For many the depiction of a human, semi-naked posing with a military weapon in a bunker complete with ordinance in backdrop would beg the question as whether the subject had been lost amongst a glorification of war, a figure trapped in an apocalyptic fornication.

A further inquiry of Micheal Stoke's photography reveals a far deeper discourse.

Human's salvaging dignity to some... patriotism and sinister cyborgs to others. His wardrobe as an Artist is wide, his ability to evoke and pull forward savage juxtapositions with great affect.

I question the motivations, not of the photographer, nor subject, rather than of the audience in the manner with which they frame their own relational aesthetic, what moves them to appreciate one image over that of another, in their own role as the audience in the completion of the work itself.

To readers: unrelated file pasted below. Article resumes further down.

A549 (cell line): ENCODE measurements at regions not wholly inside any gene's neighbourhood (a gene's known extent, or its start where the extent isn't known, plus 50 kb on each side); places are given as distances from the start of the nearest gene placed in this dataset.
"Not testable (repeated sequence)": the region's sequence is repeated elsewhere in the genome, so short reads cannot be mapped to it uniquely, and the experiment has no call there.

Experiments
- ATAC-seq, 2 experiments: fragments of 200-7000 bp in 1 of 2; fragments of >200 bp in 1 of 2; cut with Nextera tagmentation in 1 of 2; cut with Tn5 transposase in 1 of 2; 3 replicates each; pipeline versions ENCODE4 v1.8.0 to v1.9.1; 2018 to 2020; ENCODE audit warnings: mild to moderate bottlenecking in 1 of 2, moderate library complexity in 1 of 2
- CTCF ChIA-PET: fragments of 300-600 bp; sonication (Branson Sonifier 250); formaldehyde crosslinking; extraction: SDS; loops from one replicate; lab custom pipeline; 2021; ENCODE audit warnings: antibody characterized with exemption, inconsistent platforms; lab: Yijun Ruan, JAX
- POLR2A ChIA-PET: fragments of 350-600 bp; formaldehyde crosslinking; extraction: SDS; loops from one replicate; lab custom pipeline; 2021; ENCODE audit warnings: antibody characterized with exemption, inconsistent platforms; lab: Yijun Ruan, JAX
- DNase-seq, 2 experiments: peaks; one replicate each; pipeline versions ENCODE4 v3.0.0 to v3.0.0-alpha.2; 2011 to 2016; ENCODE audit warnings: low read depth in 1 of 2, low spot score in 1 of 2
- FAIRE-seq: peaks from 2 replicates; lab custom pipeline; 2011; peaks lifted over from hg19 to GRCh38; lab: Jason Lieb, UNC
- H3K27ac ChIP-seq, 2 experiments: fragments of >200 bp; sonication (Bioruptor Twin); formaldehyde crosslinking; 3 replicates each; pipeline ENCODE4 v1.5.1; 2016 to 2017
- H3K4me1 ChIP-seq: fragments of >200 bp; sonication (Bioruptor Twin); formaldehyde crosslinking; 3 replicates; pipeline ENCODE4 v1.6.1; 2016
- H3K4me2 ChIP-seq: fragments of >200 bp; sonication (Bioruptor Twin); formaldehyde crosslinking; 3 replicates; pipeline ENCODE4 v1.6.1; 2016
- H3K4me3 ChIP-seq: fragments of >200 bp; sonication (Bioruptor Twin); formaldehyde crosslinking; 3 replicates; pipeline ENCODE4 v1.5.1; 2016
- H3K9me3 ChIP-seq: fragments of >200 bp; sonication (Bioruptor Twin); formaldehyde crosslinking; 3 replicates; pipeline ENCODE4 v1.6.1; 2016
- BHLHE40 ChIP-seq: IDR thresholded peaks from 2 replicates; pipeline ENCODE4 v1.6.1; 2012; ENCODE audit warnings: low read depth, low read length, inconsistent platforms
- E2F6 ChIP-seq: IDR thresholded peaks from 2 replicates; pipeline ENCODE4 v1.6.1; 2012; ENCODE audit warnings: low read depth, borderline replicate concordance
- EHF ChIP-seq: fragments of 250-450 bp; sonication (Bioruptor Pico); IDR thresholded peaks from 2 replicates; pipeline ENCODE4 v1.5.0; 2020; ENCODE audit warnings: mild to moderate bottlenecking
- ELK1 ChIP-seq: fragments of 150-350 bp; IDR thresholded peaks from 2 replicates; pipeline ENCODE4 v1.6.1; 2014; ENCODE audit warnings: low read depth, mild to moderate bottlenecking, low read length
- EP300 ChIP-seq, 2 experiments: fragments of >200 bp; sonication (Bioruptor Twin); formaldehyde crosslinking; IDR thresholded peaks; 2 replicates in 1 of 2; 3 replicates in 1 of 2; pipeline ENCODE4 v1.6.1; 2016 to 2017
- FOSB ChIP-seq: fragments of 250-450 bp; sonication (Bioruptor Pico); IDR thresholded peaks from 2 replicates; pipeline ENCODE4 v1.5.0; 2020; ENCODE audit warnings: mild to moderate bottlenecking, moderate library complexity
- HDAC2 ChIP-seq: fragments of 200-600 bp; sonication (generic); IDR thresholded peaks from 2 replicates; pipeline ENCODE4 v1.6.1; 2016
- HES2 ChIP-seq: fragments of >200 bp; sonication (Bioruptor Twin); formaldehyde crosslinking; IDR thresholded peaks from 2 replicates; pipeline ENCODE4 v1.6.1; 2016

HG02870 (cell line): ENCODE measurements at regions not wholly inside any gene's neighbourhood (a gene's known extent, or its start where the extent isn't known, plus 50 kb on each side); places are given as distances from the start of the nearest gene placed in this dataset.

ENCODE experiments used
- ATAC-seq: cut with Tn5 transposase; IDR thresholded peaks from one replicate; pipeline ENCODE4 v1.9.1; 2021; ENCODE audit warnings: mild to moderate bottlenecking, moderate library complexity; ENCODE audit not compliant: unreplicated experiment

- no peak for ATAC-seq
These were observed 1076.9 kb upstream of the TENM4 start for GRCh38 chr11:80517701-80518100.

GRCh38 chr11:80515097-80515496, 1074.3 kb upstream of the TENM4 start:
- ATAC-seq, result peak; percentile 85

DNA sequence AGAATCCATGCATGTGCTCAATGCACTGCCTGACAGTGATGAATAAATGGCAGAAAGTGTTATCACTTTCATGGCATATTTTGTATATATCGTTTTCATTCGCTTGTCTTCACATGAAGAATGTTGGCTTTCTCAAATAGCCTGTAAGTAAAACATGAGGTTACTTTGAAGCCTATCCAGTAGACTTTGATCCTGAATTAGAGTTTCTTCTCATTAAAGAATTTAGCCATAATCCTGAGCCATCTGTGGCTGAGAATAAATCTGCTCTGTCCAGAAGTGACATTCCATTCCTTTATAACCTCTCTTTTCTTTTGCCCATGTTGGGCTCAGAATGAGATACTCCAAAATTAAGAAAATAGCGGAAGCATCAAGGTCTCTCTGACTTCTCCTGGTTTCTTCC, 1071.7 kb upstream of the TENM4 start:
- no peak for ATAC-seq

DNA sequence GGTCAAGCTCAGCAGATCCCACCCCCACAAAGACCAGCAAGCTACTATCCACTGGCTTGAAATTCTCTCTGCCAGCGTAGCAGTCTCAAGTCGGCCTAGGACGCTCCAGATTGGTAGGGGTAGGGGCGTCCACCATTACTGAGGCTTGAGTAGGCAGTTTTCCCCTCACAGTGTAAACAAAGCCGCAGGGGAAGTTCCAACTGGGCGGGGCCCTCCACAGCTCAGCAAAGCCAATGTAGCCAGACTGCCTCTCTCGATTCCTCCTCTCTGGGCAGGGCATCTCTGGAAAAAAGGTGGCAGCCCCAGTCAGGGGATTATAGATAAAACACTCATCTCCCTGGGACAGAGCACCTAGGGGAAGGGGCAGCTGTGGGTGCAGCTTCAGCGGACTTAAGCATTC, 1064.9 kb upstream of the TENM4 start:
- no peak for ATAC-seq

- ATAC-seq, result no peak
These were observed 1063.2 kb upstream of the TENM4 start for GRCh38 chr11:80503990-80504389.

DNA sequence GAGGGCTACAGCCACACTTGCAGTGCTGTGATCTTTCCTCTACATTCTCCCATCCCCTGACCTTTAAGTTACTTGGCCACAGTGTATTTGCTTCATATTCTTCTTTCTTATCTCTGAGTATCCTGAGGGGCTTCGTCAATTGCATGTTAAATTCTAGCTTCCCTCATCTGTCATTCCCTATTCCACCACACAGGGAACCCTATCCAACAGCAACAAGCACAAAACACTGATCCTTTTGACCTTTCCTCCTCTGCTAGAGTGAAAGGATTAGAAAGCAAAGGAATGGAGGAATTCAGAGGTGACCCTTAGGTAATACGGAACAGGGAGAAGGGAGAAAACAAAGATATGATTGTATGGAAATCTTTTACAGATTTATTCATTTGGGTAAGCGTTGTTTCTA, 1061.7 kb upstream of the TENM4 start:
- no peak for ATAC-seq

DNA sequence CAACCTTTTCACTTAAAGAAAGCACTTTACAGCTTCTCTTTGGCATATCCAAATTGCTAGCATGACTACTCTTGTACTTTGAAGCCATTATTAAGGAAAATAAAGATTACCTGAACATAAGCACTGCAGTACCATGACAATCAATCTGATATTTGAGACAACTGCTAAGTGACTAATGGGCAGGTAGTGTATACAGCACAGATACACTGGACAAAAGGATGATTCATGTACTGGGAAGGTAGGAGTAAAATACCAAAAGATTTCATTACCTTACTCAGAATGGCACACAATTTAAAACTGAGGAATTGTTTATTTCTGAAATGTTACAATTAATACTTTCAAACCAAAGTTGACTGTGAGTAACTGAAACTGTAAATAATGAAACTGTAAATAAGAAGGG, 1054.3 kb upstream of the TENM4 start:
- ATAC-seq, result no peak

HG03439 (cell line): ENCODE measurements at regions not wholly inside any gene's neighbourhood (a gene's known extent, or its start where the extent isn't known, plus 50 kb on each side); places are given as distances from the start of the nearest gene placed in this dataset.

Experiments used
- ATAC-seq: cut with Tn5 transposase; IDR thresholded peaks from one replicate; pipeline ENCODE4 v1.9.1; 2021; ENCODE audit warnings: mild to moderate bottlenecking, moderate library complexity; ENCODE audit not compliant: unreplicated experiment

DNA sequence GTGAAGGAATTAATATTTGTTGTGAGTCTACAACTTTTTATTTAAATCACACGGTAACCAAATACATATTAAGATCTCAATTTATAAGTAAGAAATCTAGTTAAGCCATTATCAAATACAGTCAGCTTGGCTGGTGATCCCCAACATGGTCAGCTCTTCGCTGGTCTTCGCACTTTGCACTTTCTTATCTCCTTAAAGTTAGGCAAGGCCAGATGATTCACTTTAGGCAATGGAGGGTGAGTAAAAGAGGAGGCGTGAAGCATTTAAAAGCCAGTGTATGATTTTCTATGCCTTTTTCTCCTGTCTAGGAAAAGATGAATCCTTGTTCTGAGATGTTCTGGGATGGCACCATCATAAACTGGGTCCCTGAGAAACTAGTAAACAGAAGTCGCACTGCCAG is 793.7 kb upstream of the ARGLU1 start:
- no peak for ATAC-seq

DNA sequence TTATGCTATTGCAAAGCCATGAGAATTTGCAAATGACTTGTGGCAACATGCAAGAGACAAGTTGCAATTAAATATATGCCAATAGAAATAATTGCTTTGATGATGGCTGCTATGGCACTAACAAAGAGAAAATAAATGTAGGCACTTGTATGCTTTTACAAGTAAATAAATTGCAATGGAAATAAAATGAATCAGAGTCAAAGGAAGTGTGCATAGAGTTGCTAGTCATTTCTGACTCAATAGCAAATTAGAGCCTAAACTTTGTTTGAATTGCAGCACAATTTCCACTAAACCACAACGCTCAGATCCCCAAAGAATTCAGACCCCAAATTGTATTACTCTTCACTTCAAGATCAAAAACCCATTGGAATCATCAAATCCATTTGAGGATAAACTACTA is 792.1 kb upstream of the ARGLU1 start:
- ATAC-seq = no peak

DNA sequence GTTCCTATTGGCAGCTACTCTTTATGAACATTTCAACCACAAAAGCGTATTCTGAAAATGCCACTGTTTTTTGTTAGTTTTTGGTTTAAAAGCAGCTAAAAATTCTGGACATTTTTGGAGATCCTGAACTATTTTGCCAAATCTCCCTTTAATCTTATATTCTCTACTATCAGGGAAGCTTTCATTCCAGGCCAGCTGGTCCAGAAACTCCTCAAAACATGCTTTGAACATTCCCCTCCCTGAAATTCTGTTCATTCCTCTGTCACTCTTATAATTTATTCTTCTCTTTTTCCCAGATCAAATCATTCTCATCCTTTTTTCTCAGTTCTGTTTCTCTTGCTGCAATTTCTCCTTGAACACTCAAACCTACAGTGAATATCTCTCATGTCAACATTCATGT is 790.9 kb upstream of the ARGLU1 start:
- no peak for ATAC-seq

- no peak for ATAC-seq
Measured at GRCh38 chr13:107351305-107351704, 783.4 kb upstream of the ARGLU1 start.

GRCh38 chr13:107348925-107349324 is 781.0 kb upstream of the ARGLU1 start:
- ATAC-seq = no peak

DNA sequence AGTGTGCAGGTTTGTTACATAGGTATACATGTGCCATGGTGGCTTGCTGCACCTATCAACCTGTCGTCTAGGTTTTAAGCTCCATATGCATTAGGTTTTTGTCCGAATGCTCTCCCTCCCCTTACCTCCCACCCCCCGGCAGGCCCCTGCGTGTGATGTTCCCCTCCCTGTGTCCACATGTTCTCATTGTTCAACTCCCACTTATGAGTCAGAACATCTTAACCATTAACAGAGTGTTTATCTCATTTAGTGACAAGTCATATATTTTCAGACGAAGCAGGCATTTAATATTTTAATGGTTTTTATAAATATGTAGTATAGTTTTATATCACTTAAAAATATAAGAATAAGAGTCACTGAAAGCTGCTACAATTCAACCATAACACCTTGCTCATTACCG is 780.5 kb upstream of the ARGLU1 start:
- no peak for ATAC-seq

The subject, without question, empowered in a cathartic re-rendering, psyche intact, virility, strength, dignity restored.

For some the glory of war, the tragedy of war, the affects of war on humanity register as responses in association or in the company of others, that the horror of war supersedes the message the Artist may be seeking to illicit.

As we coalesce around such activity we must question the meaning that others make of these images, lest we all adopt a position, strike a flag on a hill, claim that one perspective is more important than the other.

I see our own nation at war with itself and I support the continued role the arts have in bringing us all to our knees, to reflect deeply and in that reflection see themselves as broken but not eliminated hero's, humans first.